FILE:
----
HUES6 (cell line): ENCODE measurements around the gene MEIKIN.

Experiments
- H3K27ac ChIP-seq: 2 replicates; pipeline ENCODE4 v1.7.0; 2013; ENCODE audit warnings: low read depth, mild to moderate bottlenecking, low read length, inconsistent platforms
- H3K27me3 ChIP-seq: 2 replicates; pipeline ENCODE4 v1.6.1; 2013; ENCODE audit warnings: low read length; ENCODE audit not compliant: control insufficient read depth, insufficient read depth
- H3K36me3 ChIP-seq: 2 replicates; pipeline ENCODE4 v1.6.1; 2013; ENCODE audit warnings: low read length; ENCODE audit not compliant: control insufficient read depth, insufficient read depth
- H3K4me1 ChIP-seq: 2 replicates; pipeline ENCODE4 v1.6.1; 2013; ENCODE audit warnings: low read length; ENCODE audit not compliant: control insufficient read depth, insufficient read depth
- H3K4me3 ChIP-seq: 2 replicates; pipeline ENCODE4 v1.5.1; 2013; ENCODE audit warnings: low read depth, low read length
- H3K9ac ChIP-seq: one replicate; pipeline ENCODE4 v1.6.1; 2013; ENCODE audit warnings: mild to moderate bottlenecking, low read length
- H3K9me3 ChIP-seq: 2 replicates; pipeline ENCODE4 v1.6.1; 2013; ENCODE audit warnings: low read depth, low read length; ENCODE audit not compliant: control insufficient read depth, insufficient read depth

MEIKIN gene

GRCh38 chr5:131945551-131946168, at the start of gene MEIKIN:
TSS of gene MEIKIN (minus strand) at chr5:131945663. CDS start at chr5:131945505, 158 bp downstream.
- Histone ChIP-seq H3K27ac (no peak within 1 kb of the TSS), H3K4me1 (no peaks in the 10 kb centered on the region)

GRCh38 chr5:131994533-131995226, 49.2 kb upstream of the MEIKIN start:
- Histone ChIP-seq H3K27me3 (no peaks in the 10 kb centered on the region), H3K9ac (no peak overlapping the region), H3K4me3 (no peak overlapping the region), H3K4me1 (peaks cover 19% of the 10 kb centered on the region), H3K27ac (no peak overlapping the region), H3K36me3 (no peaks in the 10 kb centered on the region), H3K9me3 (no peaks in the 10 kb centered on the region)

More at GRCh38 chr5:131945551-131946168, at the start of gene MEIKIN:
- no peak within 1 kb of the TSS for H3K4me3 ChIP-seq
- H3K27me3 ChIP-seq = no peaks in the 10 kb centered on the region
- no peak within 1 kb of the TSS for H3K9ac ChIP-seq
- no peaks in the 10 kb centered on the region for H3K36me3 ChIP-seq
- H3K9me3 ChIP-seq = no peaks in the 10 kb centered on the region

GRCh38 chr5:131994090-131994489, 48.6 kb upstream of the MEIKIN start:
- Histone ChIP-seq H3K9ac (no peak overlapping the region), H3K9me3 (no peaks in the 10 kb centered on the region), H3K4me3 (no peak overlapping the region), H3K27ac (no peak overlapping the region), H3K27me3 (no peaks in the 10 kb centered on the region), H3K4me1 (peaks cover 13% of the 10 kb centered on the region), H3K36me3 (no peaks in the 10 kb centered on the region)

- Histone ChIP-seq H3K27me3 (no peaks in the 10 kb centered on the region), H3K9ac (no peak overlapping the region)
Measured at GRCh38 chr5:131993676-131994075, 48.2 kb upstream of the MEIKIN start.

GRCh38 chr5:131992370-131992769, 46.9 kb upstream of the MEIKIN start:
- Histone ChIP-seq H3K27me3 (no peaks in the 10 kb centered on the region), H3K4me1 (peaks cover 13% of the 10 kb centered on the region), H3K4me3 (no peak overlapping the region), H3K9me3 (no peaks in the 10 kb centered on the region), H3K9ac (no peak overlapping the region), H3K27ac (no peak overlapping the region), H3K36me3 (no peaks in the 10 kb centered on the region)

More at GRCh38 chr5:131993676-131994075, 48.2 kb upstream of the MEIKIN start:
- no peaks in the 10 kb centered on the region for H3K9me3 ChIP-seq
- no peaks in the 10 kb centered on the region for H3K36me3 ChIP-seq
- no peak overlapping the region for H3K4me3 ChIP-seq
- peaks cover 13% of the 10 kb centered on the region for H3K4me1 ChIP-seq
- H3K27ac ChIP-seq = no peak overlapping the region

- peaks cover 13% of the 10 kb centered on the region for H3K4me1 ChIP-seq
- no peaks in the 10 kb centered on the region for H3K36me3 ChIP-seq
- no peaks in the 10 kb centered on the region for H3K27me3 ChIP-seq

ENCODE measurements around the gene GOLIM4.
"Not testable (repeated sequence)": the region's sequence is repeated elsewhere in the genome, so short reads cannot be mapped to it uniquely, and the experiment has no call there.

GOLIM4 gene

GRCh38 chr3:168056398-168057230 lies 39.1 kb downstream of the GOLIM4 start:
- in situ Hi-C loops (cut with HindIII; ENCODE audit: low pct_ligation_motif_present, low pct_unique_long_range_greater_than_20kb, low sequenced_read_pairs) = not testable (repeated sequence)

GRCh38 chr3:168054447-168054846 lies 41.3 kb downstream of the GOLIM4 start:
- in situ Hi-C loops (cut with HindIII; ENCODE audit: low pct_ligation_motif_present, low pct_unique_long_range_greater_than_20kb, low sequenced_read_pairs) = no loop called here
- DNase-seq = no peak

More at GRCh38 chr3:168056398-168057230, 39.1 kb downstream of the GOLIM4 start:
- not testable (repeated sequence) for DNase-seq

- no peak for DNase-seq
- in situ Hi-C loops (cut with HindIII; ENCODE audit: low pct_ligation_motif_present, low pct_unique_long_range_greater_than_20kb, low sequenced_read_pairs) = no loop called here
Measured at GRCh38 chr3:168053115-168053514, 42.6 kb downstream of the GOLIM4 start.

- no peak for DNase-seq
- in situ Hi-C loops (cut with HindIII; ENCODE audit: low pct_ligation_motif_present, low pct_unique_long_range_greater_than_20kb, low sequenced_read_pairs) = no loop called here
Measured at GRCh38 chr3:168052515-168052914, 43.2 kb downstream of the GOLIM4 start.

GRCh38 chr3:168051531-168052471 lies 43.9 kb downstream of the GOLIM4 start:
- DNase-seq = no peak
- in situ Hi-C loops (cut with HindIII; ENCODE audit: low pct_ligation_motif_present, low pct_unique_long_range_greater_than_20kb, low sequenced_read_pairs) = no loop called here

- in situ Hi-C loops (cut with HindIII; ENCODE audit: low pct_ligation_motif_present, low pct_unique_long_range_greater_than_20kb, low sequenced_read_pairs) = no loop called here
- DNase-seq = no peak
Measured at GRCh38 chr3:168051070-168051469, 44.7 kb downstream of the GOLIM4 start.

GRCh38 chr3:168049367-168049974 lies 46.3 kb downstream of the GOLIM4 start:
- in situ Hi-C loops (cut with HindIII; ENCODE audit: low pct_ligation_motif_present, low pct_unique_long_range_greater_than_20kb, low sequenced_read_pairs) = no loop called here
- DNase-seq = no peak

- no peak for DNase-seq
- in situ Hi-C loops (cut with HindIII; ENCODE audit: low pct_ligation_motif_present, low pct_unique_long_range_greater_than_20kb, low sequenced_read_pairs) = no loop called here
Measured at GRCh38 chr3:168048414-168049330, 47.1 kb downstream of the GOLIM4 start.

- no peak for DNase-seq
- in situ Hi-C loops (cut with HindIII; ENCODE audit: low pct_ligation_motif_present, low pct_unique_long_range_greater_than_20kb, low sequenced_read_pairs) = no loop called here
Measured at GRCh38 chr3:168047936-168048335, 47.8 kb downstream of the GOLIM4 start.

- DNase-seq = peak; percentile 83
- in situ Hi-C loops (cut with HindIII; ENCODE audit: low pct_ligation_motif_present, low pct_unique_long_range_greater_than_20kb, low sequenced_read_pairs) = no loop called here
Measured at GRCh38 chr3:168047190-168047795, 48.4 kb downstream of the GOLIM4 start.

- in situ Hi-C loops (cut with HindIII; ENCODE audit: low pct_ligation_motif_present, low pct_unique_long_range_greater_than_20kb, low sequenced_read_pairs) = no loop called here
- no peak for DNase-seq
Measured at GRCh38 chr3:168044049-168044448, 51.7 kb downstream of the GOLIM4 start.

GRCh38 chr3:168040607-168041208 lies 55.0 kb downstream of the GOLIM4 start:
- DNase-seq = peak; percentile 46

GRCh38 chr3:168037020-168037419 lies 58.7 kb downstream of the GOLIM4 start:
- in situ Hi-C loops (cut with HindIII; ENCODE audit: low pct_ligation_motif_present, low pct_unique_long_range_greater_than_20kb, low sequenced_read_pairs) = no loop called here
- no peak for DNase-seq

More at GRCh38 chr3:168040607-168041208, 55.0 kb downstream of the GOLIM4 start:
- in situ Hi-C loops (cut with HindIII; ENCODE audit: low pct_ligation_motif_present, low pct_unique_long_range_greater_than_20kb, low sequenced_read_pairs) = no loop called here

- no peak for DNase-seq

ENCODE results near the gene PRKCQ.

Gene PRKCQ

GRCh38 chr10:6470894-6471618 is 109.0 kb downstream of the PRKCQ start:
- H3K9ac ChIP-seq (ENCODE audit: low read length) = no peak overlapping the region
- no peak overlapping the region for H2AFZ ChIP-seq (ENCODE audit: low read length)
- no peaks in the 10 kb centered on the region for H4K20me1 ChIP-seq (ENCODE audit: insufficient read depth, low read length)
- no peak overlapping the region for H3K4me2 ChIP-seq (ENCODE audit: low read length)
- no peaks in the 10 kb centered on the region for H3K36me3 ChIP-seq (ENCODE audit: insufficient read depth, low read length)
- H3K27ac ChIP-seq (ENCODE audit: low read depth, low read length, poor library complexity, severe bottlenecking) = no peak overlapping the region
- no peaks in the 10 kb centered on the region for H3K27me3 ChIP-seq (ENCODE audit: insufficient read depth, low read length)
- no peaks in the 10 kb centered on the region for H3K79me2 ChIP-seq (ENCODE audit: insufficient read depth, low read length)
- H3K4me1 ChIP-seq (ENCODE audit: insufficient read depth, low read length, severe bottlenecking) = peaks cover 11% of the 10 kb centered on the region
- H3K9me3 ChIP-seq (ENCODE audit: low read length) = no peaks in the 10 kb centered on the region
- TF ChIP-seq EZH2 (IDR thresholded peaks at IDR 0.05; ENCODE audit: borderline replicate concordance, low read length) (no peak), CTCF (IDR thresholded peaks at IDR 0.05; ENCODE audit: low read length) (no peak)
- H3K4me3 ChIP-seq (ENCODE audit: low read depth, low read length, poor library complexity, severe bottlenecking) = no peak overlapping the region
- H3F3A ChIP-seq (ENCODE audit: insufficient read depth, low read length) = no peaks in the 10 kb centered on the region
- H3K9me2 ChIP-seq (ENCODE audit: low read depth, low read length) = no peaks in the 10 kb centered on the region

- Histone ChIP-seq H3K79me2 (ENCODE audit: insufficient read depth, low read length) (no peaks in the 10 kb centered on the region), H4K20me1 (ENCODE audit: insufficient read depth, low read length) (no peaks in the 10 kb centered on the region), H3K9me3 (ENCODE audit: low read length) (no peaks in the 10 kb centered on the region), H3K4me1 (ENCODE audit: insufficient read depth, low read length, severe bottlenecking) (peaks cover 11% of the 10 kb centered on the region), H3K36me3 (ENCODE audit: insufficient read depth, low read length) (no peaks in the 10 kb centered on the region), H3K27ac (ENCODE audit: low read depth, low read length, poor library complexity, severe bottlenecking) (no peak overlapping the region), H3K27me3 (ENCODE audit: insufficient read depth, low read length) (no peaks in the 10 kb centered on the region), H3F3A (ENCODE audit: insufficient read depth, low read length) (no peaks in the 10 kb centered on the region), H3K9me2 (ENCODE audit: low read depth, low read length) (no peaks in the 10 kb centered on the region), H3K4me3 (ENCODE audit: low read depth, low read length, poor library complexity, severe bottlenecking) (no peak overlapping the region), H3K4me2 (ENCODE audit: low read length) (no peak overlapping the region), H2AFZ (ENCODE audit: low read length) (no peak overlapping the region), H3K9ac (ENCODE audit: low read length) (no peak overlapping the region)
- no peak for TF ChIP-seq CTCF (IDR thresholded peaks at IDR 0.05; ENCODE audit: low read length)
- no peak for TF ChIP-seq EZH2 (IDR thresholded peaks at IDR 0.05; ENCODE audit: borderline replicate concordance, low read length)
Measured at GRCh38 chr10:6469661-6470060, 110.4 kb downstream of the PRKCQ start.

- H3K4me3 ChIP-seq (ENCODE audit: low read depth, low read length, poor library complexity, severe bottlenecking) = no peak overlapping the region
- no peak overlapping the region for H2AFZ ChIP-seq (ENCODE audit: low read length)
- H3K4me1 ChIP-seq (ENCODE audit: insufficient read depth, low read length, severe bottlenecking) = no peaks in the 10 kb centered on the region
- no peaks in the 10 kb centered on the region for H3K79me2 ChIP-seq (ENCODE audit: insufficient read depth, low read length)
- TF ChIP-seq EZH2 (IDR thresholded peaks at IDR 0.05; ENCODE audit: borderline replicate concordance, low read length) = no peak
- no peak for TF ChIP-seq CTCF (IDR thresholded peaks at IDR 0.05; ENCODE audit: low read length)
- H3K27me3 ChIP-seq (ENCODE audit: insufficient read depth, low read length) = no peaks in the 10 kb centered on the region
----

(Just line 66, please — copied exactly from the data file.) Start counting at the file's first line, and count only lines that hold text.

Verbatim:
- in situ Hi-C loops (cut with HindIII; ENCODE audit: low pct_ligation_motif_present, low pct_unique_long_range_greater_than_20kb, low sequenced_read_pairs) = no loop called here